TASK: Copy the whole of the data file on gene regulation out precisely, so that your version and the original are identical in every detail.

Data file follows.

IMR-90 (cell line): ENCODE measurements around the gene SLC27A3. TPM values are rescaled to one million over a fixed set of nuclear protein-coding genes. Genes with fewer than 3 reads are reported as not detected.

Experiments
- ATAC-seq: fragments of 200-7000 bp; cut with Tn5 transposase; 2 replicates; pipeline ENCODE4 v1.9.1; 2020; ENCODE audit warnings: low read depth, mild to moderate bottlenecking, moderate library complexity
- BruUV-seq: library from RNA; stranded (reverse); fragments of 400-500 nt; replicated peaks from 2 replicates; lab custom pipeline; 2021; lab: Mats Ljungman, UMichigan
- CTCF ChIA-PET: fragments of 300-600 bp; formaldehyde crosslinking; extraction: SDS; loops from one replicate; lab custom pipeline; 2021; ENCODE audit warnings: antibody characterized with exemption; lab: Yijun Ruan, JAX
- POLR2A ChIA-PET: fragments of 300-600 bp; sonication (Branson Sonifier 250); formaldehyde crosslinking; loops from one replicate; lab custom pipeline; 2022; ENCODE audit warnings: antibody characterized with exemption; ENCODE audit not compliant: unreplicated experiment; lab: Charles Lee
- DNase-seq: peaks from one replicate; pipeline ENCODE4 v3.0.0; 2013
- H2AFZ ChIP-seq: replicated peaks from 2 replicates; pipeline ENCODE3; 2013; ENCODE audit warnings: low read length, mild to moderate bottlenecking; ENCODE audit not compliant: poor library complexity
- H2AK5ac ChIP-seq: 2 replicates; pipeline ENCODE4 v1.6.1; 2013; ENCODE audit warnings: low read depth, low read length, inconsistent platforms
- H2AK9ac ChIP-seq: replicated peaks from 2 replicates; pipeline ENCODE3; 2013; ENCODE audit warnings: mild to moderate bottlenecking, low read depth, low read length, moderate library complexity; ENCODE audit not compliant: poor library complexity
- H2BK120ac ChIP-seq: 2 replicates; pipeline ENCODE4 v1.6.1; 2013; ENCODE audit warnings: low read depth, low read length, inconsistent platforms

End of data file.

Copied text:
IMR-90 (cell line): ENCODE measurements around the gene SLC27A3. TPM values are rescaled to one million over a fixed set of nuclear protein-coding genes. Genes with fewer than 3 reads are reported as not detected.

Experiments
- ATAC-seq: fragments of 200-7000 bp; cut with Tn5 transposase; 2 replicates; pipeline ENCODE4 v1.9.1; 2020; ENCODE audit warnings: low read depth, mild to moderate bottlenecking, moderate library complexity
- BruUV-seq: library from RNA; stranded (reverse); fragments of 400-500 nt; replicated peaks from 2 replicates; lab custom pipeline; 2021; lab: Mats Ljungman, UMichigan
- CTCF ChIA-PET: fragments of 300-600 bp; formaldehyde crosslinking; extraction: SDS; loops from one replicate; lab custom pipeline; 2021; ENCODE audit warnings: antibody characterized with exemption; lab: Yijun Ruan, JAX
- POLR2A ChIA-PET: fragments of 300-600 bp; sonication (Branson Sonifier 250); formaldehyde crosslinking; loops from one replicate; lab custom pipeline; 2022; ENCODE audit warnings: antibody characterized with exemption; ENCODE audit not compliant: unreplicated experiment; lab: Charles Lee
- DNase-seq: peaks from one replicate; pipeline ENCODE4 v3.0.0; 2013
- H2AFZ ChIP-seq: replicated peaks from 2 replicates; pipeline ENCODE3; 2013; ENCODE audit warnings: low read length, mild to moderate bottlenecking; ENCODE audit not compliant: poor library complexity
- H2AK5ac ChIP-seq: 2 replicates; pipeline ENCODE4 v1.6.1; 2013; ENCODE audit warnings: low read depth, low read length, inconsistent platforms
- H2AK9ac ChIP-seq: replicated peaks from 2 replicates; pipeline ENCODE3; 2013; ENCODE audit warnings: mild to moderate bottlenecking, low read depth, low read length, moderate library complexity; ENCODE audit not compliant: poor library complexity
- H2BK120ac ChIP-seq: 2 replicates; pipeline ENCODE4 v1.6.1; 2013; ENCODE audit warnings: low read depth, low read length, inconsistent platforms